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To the editor: The 40-mile-long Panama Canal drastically cut the travel time for ships traveling between the east and west coasts of the American Continent. The canal represents an unprecedented miracle of engineering. Apart from wars, it also represents the largest, most costly single project ever carried out on earth.

While access to the canal is available to ships from any country, the creation of the canal involved considerable discrimination. Financing and engineering difficulties caused severe problems in efforts to build the canal, but the loss of thousands of lives from disease was the main reason for the failures. When Dr. William Crawford Gorgas was finally able to convince people that mosquitoes carried the yellow fever and malaria that was devastating the workers, he was able to implement life saving sanitation efforts. Unfortunately, Black workers, the majority of the canal work force, continued to die in large numbers, at 10 times the rate of white workers in 1906. Housing was not provided to Black workers, many of whom had to live in tents and tenements outside the mosquito controlled zone.

At the high point of construction the American government employed 42,000 people in Panama. The prejudice against the labored employees was disgraceful. White Americans were called "gold employees" and they made much more money than the 33,500 West Indians, mostly from Barbados and Jamaica, who were Black or dark. Similar discrimination was evident in housing, quality of food, medical care, laundry services and vacation privileges. Because of health risks and life inconveniences the turnover was heavy.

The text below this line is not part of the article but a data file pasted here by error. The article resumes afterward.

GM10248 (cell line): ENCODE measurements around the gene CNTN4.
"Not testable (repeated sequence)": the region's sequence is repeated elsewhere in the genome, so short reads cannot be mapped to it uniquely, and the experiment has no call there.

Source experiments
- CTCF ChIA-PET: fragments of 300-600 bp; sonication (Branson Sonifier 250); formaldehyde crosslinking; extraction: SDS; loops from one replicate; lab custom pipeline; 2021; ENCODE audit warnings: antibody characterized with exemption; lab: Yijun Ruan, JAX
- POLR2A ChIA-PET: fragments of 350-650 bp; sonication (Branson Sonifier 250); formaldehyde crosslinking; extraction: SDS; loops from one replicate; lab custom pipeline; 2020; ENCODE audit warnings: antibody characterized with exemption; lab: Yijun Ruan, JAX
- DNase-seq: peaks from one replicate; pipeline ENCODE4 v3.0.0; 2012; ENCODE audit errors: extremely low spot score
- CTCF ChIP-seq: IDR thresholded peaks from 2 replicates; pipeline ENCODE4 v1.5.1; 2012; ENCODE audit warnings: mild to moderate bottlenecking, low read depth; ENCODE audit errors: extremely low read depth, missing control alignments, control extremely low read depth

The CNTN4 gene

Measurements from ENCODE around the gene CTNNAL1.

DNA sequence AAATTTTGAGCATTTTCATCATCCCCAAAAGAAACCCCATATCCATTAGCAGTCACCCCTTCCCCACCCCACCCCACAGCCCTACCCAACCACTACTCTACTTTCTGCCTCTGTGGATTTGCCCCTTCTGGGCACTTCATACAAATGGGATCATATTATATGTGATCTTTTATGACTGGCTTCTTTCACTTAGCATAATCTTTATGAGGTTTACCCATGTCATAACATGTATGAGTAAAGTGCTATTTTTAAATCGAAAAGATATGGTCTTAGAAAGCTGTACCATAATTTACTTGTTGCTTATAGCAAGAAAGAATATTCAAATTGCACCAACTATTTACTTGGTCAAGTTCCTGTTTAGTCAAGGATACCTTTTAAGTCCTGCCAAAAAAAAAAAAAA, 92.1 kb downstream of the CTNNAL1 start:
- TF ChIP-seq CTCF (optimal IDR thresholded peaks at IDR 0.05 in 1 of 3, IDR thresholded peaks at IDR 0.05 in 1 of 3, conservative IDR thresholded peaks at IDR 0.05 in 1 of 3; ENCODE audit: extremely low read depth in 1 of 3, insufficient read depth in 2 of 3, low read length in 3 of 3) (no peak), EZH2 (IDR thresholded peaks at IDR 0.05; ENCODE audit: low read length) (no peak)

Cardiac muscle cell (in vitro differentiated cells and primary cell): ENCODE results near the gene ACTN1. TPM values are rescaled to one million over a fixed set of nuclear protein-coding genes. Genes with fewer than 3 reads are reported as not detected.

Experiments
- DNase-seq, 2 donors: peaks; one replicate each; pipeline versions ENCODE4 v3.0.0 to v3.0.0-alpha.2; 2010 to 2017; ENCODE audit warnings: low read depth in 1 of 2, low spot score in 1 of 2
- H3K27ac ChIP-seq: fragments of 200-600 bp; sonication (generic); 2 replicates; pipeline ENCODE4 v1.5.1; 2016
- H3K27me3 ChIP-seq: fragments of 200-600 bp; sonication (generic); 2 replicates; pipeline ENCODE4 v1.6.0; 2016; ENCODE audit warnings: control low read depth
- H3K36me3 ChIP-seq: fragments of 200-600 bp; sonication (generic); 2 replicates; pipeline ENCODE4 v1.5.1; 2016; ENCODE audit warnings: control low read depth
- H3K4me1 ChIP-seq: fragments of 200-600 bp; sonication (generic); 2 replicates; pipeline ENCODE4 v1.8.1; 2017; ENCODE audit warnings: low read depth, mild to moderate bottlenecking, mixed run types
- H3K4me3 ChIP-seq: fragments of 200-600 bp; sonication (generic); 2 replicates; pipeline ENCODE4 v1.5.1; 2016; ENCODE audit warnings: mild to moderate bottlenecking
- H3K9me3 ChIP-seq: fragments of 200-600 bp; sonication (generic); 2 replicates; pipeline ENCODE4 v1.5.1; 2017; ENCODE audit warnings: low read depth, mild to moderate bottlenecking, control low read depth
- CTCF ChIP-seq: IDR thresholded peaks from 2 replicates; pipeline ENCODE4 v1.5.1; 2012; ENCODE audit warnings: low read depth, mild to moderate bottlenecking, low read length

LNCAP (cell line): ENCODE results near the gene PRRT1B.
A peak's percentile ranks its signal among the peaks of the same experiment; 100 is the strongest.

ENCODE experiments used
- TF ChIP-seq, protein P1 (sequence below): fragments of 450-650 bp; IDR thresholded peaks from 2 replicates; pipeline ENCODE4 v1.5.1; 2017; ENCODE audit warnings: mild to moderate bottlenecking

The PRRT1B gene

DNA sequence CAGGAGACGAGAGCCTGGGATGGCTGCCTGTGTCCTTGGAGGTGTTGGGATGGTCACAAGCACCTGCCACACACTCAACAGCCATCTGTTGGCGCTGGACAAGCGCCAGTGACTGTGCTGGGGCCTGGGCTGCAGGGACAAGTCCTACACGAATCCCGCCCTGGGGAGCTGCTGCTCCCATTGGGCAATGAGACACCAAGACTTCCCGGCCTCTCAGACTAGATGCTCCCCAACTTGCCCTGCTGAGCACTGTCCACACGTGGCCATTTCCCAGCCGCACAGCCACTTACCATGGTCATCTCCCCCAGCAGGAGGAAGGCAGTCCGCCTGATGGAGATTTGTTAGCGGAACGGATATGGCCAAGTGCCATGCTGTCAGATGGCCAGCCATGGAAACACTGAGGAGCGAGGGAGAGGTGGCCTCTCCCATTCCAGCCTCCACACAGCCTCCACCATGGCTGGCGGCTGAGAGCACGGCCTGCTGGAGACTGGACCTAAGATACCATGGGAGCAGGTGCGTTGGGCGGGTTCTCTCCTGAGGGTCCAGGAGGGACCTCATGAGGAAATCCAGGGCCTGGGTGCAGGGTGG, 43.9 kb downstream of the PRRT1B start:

It is a pity that Americans who did a remarkable job in engineering and sanitation advances lowered themselves to the cruelty they inflicted on the Black workers, even allowing them to die in the thousands from infectious diseases which white Americans knew well how to control.

Americans today are better in certain ways but we still see frequently cruel, inhuman behaviors. Maybe someday this country will be a true “Christian” one where all Americans treat each other like they want to be treated.

Magdalena Usategui

Shaftsbury, Feb. 6